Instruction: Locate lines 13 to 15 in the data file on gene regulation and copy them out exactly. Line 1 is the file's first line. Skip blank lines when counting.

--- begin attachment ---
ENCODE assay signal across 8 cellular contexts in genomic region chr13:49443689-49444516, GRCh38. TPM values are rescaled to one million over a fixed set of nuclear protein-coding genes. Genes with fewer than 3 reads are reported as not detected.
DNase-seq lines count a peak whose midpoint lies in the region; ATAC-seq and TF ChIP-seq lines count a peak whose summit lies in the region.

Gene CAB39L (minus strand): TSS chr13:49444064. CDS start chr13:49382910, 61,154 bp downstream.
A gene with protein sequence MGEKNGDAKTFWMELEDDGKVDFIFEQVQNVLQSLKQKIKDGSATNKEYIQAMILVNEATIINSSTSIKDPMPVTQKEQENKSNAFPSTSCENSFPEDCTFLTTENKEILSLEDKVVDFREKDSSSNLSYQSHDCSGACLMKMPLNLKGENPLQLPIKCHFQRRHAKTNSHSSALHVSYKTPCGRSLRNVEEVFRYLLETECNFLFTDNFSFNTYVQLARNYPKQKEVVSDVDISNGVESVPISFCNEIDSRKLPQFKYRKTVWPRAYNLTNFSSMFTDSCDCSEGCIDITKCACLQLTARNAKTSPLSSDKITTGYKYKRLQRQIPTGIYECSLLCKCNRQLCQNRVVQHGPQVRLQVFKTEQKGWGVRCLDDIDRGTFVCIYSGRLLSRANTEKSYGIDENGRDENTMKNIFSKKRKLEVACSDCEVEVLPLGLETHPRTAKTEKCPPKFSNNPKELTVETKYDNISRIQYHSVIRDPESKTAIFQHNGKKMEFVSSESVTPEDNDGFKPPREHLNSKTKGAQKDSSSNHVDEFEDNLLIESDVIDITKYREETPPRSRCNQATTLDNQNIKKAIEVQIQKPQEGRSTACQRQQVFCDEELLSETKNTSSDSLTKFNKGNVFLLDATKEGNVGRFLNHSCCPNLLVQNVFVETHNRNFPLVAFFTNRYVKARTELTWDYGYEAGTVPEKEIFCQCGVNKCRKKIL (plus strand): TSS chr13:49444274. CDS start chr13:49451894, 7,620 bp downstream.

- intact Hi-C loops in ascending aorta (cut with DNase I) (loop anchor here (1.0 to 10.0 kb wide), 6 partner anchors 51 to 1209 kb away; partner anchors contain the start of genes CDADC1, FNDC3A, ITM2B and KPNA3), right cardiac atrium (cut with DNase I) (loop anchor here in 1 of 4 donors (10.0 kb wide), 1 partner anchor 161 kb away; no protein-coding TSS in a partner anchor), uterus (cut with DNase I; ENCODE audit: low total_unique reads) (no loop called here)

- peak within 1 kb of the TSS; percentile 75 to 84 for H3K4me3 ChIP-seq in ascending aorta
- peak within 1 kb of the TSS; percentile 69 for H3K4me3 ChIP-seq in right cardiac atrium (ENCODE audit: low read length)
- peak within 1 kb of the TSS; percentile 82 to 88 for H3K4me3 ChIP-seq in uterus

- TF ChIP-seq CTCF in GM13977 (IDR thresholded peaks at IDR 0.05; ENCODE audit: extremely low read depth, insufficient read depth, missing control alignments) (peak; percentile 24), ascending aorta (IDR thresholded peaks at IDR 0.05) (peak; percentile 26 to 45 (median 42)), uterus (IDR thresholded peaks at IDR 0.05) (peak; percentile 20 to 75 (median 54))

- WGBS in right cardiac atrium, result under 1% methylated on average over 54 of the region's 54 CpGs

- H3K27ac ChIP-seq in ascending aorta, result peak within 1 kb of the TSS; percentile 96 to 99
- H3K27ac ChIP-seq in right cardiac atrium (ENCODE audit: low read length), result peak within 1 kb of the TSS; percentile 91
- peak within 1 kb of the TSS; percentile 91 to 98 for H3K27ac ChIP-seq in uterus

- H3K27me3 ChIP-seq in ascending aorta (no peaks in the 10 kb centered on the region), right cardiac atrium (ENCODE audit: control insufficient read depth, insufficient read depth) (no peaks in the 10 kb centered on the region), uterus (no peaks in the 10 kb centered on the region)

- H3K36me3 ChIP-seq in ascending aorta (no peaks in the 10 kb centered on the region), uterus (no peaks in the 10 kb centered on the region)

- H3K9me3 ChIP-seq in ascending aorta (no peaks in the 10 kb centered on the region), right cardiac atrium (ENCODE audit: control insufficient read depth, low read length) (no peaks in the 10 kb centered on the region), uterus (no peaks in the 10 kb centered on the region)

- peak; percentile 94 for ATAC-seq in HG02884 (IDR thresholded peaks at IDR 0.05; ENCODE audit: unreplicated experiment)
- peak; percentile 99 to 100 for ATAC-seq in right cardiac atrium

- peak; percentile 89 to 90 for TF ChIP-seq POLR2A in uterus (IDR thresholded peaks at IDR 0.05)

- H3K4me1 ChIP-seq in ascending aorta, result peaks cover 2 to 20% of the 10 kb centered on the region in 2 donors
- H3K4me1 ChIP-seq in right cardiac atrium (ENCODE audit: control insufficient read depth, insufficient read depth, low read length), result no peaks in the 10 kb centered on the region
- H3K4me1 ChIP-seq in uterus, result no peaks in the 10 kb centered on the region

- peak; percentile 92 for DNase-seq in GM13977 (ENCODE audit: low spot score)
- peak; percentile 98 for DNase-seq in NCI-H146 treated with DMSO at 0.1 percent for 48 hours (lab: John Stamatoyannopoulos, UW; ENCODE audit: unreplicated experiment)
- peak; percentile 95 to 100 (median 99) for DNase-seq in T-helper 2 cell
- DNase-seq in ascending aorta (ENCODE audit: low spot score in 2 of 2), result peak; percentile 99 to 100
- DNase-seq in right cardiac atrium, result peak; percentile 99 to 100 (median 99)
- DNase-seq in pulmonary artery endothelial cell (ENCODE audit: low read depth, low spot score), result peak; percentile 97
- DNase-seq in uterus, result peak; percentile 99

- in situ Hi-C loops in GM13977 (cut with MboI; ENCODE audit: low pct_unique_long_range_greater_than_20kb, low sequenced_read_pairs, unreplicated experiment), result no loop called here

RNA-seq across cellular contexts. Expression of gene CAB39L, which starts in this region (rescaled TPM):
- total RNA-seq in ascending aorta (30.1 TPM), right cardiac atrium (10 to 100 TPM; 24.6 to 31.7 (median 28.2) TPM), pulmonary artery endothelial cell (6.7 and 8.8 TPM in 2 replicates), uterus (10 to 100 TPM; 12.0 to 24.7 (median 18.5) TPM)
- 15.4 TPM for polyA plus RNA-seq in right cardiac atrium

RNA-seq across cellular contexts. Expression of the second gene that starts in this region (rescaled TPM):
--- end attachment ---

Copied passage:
- peak within 1 kb of the TSS; percentile 91 to 98 for H3K27ac ChIP-seq in uterus

- H3K27me3 ChIP-seq in ascending aorta (no peaks in the 10 kb centered on the region), right cardiac atrium (ENCODE audit: control insufficient read depth, insufficient read depth) (no peaks in the 10 kb centered on the region), uterus (no peaks in the 10 kb centered on the region)

- H3K36me3 ChIP-seq in ascending aorta (no peaks in the 10 kb centered on the region), uterus (no peaks in the 10 kb centered on the region)